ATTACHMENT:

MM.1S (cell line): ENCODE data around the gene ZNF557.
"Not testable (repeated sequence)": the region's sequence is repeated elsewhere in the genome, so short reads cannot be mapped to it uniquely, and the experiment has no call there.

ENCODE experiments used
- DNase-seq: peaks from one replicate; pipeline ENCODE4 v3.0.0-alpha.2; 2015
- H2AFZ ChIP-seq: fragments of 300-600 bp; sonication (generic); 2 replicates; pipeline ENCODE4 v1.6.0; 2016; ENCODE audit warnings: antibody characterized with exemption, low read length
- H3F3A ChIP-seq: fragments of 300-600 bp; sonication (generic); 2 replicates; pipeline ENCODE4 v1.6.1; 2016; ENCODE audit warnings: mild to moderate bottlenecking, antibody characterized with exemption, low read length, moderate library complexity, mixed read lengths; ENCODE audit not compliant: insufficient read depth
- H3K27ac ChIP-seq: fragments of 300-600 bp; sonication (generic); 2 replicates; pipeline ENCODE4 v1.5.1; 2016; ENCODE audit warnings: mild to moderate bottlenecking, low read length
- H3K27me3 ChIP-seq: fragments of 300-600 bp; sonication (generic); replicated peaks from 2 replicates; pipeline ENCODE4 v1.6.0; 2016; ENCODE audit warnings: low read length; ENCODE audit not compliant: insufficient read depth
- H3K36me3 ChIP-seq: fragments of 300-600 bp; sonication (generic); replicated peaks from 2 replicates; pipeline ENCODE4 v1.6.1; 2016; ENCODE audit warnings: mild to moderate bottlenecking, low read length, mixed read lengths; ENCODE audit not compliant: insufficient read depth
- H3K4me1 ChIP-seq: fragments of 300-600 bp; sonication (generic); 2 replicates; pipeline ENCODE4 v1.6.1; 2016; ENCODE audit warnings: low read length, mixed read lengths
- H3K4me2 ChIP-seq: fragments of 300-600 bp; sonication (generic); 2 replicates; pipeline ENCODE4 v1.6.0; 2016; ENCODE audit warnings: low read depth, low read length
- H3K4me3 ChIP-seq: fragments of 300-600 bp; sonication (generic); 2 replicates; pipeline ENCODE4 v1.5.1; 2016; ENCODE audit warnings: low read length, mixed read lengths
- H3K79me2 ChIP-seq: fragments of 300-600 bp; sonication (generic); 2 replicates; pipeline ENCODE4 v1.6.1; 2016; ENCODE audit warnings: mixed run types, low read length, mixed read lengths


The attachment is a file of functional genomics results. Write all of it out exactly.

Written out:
MM.1S (cell line): ENCODE data around the gene ZNF557.
"Not testable (repeated sequence)": the region's sequence is repeated elsewhere in the genome, so short reads cannot be mapped to it uniquely, and the experiment has no call there.

ENCODE experiments used
- DNase-seq: peaks from one replicate; pipeline ENCODE4 v3.0.0-alpha.2; 2015
- H2AFZ ChIP-seq: fragments of 300-600 bp; sonication (generic); 2 replicates; pipeline ENCODE4 v1.6.0; 2016; ENCODE audit warnings: antibody characterized with exemption, low read length
- H3F3A ChIP-seq: fragments of 300-600 bp; sonication (generic); 2 replicates; pipeline ENCODE4 v1.6.1; 2016; ENCODE audit warnings: mild to moderate bottlenecking, antibody characterized with exemption, low read length, moderate library complexity, mixed read lengths; ENCODE audit not compliant: insufficient read depth
- H3K27ac ChIP-seq: fragments of 300-600 bp; sonication (generic); 2 replicates; pipeline ENCODE4 v1.5.1; 2016; ENCODE audit warnings: mild to moderate bottlenecking, low read length
- H3K27me3 ChIP-seq: fragments of 300-600 bp; sonication (generic); replicated peaks from 2 replicates; pipeline ENCODE4 v1.6.0; 2016; ENCODE audit warnings: low read length; ENCODE audit not compliant: insufficient read depth
- H3K36me3 ChIP-seq: fragments of 300-600 bp; sonication (generic); replicated peaks from 2 replicates; pipeline ENCODE4 v1.6.1; 2016; ENCODE audit warnings: mild to moderate bottlenecking, low read length, mixed read lengths; ENCODE audit not compliant: insufficient read depth
- H3K4me1 ChIP-seq: fragments of 300-600 bp; sonication (generic); 2 replicates; pipeline ENCODE4 v1.6.1; 2016; ENCODE audit warnings: low read length, mixed read lengths
- H3K4me2 ChIP-seq: fragments of 300-600 bp; sonication (generic); 2 replicates; pipeline ENCODE4 v1.6.0; 2016; ENCODE audit warnings: low read depth, low read length
- H3K4me3 ChIP-seq: fragments of 300-600 bp; sonication (generic); 2 replicates; pipeline ENCODE4 v1.5.1; 2016; ENCODE audit warnings: low read length, mixed read lengths
- H3K79me2 ChIP-seq: fragments of 300-600 bp; sonication (generic); 2 replicates; pipeline ENCODE4 v1.6.1; 2016; ENCODE audit warnings: mixed run types, low read length, mixed read lengths